Wind and fire are symbols of the Holy Spirit, symbols associated with God throughout the Bible. The word ‘breath’ and ‘wind’ are the same (ruach in Hebrew, pneuma in Greek) and it is not surprising that one of the first signs of the Spirit’s arrival on the Day of Pentecost was ‘a sound like the blowing of a violent wind…from heaven.’ (Acts 2:2) Just as God’s Spirit had come upon the valley of dry bones as Ezekiel prophesied, bringing new life from dead bones (Ezek 37:1-14), the Holy Spirit’s arrival is likened to the wind which cannot be seen but which can be felt and experienced (see also John 3:8), bringing new life and power to people.

Fire is a symbol of God’s appearances to mankind in the Old Testament. Moses experienced the wonder of the burning bush from which God spoke (Ex 3:1-22) and God guided His people through the wilderness by a pillar of fire at night (Ex 13:21). When the Law was given, Mount Sinai was covered in smoke because the Lord descended on it with fire. (Ex 19:18) Elijah saw the prophets of Baal defeated when the fire of God descended on his sacrifice. (1 Kings 18:24, 38-39) John the Baptist predicted that Jesus would baptise with the Holy Spirit and with fire (Luke 3:16). Jesus said that He had come to cast fire upon the earth (Luke 12:49). The final place of judgment is the lake that burns with fire forever and ever. No wonder the writer to the Hebrews tells us ‘our God is a consuming fire.’ (Heb 12:29) Fire symbolises purity, for the heat of fire consumes the dross, as well as zeal (we are required to be zealous for God rather than being cold or lukewarm.) It also brings light into our lives.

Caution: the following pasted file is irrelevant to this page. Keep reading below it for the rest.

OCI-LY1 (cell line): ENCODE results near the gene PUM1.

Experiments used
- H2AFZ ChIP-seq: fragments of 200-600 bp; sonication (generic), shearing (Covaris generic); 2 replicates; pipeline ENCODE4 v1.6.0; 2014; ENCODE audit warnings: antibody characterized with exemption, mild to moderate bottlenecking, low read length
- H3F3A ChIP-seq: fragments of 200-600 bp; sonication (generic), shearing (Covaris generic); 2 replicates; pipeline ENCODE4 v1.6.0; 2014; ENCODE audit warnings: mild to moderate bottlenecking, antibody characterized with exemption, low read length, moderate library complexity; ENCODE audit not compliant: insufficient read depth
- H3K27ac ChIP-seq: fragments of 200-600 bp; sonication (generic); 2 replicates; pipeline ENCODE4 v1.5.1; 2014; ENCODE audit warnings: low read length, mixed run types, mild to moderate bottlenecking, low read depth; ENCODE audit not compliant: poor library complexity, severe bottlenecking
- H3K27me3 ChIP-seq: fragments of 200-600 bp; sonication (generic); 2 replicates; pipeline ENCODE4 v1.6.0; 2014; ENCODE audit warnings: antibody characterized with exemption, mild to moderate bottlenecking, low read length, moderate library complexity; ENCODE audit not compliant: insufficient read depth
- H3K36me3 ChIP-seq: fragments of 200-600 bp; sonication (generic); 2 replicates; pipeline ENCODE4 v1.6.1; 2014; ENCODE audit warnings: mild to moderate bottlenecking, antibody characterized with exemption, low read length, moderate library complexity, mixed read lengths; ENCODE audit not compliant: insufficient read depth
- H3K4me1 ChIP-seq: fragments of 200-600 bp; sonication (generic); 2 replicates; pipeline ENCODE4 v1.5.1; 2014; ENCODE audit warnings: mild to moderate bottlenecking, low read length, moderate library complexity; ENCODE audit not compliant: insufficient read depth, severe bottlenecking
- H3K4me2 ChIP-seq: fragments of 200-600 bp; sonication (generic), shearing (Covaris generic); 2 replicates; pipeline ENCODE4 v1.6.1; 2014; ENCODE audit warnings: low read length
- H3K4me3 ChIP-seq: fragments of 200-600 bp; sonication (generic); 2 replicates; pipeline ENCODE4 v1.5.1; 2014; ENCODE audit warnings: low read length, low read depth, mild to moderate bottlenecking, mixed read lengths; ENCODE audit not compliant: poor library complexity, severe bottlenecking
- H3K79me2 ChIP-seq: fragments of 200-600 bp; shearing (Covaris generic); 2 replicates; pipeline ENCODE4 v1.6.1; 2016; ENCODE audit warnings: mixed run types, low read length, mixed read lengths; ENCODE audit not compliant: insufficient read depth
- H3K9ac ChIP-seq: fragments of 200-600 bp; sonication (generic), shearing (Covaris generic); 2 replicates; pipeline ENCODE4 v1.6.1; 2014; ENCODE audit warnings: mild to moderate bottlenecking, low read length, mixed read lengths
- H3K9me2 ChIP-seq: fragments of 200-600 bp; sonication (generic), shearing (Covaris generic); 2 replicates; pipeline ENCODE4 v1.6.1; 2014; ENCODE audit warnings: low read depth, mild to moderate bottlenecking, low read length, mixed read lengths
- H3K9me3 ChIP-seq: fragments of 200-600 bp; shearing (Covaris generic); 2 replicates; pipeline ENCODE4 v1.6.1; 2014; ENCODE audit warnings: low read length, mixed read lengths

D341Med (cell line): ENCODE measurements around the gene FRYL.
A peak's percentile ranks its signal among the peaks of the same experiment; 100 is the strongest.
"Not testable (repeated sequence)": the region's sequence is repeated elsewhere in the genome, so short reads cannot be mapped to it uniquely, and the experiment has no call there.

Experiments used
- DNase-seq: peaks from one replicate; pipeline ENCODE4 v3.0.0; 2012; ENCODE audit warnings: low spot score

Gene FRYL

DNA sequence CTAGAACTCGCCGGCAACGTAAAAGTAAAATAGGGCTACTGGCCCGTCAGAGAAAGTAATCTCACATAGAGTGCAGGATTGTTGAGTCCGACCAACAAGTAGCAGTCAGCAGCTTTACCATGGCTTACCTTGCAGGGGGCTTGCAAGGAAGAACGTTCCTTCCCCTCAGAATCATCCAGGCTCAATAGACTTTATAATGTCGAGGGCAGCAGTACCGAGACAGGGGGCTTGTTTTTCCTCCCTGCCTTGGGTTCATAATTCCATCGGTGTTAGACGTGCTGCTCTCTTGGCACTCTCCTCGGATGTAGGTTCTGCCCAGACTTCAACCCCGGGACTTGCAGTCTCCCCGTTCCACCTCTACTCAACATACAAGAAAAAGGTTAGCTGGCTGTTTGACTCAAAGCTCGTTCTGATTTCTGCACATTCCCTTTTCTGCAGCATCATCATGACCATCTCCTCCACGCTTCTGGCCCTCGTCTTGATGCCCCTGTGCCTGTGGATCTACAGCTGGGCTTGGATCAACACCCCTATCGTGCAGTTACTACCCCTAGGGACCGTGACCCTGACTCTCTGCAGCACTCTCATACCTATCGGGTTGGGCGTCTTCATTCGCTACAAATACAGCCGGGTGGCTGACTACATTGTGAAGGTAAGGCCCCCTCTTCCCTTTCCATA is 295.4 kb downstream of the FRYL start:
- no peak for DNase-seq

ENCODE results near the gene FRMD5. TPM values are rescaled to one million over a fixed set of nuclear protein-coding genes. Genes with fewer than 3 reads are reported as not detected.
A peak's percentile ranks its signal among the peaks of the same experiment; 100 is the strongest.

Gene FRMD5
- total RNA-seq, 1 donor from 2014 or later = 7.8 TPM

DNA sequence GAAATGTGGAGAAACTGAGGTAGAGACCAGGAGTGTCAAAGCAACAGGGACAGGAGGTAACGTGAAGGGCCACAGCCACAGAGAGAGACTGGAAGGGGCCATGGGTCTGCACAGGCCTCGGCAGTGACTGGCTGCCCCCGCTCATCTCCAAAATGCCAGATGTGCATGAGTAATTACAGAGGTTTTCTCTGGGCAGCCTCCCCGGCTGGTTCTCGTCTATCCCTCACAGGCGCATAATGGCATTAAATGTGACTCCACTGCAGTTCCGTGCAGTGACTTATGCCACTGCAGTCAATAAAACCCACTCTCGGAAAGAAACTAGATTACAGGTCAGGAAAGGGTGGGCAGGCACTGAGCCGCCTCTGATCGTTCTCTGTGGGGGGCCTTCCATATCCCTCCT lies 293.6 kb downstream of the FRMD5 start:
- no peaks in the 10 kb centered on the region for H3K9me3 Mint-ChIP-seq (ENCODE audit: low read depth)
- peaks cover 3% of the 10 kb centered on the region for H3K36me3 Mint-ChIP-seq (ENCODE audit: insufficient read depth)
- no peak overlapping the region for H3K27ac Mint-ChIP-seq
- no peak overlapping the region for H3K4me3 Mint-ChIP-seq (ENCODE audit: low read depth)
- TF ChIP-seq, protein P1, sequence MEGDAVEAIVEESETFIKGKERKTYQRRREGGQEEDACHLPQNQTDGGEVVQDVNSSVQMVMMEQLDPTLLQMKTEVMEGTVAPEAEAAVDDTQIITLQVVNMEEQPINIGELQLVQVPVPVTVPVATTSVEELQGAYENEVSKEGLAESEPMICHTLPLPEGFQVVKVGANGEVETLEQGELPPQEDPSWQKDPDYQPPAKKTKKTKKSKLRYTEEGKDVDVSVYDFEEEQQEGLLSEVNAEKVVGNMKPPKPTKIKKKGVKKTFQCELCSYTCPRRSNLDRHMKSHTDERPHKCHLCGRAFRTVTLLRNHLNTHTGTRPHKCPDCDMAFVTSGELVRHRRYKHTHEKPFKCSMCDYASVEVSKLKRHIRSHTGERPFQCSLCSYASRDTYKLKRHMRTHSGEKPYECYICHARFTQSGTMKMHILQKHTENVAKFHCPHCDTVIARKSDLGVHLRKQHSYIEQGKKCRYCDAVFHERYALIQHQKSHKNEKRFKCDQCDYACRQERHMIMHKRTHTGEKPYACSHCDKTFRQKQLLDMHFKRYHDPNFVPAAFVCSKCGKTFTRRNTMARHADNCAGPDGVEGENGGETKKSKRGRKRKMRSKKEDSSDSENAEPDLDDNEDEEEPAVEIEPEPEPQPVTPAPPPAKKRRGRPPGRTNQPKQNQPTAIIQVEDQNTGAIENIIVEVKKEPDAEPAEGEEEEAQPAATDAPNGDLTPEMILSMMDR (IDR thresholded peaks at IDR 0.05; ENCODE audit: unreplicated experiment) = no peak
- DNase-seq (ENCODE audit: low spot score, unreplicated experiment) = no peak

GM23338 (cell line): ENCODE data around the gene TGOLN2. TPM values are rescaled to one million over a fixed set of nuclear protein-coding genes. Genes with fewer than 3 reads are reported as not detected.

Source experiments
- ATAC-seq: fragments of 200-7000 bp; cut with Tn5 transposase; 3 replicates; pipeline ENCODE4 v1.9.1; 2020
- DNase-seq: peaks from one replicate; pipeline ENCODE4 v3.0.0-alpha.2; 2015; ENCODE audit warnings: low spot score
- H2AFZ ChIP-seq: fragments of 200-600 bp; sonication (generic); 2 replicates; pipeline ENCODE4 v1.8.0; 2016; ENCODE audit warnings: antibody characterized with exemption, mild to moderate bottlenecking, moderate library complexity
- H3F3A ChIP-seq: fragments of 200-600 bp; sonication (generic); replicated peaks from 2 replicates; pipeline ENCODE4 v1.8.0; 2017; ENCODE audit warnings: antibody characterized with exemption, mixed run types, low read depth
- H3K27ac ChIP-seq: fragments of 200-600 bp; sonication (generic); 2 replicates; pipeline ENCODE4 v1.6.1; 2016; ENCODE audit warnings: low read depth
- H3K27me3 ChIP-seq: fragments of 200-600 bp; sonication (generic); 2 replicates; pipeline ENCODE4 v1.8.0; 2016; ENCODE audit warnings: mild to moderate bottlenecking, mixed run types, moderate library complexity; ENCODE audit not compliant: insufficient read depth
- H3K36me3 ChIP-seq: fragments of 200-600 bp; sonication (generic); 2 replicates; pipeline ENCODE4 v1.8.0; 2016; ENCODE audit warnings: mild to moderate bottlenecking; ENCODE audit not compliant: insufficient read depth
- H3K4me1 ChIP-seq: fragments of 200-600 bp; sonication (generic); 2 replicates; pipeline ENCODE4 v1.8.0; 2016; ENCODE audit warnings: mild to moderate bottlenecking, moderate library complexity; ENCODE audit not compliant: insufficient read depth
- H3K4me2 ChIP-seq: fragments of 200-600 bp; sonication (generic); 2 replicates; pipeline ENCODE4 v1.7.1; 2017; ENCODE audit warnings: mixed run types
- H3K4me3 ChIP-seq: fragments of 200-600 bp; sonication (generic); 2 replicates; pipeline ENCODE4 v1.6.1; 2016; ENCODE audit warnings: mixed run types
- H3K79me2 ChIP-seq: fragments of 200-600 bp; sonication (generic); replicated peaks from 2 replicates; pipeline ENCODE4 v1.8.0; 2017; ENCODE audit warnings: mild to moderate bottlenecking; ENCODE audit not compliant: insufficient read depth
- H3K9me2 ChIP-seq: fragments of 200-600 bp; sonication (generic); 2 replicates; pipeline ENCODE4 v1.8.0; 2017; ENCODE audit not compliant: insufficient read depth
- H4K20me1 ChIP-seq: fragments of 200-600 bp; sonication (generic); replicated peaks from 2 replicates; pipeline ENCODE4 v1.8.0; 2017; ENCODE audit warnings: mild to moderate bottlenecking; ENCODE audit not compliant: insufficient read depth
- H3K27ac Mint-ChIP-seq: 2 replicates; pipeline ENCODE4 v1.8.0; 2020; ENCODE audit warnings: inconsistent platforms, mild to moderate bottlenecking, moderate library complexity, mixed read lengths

These two symbols, therefore, illustrate something of the Holy Spirit’s work in our lives. He is the wind who brings new life and who sweeps away all that is old and not of Him; He is the fire who purifies, brings light to us and inflames us with zeal. We simply can’t do without Him.